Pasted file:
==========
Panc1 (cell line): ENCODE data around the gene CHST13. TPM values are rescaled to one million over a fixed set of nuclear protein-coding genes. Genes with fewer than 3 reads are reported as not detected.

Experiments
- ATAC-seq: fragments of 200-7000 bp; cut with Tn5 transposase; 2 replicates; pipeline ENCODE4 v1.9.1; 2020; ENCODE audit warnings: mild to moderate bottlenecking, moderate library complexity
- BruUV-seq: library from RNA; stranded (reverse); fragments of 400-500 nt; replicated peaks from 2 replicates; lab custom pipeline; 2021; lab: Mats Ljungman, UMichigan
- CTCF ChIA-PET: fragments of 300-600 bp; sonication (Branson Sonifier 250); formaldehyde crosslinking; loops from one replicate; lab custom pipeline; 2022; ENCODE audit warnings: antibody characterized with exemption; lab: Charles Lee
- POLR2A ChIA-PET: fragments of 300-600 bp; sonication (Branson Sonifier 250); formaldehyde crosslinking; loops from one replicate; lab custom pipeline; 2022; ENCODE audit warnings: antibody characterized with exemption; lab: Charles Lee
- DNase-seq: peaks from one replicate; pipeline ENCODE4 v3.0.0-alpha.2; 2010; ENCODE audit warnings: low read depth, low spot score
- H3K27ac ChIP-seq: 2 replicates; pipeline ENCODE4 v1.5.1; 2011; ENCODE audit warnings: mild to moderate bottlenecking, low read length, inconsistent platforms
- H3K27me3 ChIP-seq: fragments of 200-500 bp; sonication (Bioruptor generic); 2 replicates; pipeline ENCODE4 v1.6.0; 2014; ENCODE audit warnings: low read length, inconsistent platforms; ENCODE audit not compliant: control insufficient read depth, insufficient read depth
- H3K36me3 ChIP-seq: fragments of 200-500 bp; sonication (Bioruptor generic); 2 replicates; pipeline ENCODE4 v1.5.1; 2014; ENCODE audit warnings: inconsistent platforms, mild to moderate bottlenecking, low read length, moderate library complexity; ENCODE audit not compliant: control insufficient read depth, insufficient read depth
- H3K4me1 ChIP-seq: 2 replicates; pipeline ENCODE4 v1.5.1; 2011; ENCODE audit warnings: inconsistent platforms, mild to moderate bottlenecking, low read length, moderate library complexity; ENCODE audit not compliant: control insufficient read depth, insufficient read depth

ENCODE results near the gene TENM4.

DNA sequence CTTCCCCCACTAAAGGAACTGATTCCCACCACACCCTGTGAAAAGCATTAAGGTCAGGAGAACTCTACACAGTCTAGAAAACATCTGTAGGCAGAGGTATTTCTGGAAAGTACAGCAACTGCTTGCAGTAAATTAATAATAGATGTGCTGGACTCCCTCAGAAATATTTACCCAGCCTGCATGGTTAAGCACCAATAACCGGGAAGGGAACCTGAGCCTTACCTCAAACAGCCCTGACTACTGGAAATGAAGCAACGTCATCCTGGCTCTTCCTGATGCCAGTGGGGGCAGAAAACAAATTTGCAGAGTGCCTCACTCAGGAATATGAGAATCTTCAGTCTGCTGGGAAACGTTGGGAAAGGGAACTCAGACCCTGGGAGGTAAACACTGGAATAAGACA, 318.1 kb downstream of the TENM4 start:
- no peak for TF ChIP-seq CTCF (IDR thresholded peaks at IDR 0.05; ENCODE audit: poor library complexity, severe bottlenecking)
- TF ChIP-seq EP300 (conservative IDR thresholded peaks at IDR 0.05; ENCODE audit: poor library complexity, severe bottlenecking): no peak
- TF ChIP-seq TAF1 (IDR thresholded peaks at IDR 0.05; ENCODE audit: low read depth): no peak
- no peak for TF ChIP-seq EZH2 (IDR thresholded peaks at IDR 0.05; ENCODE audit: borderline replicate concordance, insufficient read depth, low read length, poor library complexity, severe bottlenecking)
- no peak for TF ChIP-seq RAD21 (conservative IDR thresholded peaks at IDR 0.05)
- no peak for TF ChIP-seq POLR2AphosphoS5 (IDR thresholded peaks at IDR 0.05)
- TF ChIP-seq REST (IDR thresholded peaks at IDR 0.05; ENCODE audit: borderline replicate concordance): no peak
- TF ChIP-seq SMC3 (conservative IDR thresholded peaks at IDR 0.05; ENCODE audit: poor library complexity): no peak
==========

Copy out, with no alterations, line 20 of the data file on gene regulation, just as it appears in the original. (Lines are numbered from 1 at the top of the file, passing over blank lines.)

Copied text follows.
- TF ChIP-seq REST (IDR thresholded peaks at IDR 0.05; ENCODE audit: borderline replicate concordance): no peak